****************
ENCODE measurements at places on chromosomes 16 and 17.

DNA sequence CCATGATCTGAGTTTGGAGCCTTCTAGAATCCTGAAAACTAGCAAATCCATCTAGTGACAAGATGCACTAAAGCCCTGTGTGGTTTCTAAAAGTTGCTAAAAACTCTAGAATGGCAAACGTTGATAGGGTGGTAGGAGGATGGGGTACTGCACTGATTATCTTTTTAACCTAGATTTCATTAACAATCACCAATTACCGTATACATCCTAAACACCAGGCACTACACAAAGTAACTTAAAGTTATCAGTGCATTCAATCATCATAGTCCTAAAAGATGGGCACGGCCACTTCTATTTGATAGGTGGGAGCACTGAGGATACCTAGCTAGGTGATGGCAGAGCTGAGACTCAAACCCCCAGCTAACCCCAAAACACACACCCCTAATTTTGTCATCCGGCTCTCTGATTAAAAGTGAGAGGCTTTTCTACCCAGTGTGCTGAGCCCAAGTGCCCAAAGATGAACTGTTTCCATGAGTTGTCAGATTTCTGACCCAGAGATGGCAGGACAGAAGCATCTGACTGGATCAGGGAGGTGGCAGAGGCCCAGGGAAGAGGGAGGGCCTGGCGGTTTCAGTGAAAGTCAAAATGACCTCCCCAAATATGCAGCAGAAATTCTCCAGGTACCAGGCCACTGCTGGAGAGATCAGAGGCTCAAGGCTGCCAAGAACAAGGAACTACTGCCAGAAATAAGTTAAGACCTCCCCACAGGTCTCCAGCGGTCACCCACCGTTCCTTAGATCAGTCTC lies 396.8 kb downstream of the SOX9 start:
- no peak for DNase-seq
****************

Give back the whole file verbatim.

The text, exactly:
ENCODE measurements at places on chromosomes 16 and 17.

DNA sequence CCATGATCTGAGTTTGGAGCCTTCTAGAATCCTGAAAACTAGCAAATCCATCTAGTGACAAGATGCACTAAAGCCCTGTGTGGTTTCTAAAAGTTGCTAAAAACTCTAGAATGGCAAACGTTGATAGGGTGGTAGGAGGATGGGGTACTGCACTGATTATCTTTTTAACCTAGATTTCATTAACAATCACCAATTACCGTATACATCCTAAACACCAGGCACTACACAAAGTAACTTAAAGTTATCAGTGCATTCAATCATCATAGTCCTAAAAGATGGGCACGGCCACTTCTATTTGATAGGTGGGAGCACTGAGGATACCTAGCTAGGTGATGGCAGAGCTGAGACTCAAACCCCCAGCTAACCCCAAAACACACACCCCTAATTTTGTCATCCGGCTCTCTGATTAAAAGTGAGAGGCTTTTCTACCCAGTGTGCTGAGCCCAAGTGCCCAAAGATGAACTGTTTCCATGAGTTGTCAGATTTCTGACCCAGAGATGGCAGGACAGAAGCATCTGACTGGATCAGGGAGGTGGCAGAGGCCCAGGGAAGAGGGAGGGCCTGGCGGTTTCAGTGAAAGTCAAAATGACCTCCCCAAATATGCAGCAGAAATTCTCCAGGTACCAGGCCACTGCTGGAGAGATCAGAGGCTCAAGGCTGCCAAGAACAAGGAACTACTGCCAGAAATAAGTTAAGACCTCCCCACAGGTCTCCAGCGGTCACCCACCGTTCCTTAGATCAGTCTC lies 396.8 kb downstream of the SOX9 start:
- no peak for DNase-seq